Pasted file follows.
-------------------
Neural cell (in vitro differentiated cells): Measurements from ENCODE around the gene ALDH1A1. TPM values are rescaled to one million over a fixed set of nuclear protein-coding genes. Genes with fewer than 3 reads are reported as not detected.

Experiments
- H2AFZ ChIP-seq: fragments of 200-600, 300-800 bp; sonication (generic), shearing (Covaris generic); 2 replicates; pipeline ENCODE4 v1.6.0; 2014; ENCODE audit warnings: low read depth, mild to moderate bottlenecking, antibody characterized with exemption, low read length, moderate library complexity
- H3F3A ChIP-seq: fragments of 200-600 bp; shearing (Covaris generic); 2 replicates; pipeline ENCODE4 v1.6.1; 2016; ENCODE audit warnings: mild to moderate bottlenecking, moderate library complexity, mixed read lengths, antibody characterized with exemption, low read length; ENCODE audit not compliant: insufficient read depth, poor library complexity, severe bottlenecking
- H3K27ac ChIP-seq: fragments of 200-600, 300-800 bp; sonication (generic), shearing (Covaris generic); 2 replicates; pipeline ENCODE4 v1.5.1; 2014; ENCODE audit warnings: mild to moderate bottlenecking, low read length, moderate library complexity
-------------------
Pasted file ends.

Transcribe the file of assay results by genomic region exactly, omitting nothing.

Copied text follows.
Neural cell (in vitro differentiated cells): Measurements from ENCODE around the gene ALDH1A1. TPM values are rescaled to one million over a fixed set of nuclear protein-coding genes. Genes with fewer than 3 reads are reported as not detected.

Experiments
- H2AFZ ChIP-seq: fragments of 200-600, 300-800 bp; sonication (generic), shearing (Covaris generic); 2 replicates; pipeline ENCODE4 v1.6.0; 2014; ENCODE audit warnings: low read depth, mild to moderate bottlenecking, antibody characterized with exemption, low read length, moderate library complexity
- H3F3A ChIP-seq: fragments of 200-600 bp; shearing (Covaris generic); 2 replicates; pipeline ENCODE4 v1.6.1; 2016; ENCODE audit warnings: mild to moderate bottlenecking, moderate library complexity, mixed read lengths, antibody characterized with exemption, low read length; ENCODE audit not compliant: insufficient read depth, poor library complexity, severe bottlenecking
- H3K27ac ChIP-seq: fragments of 200-600, 300-800 bp; sonication (generic), shearing (Covaris generic); 2 replicates; pipeline ENCODE4 v1.5.1; 2014; ENCODE audit warnings: mild to moderate bottlenecking, low read length, moderate library complexity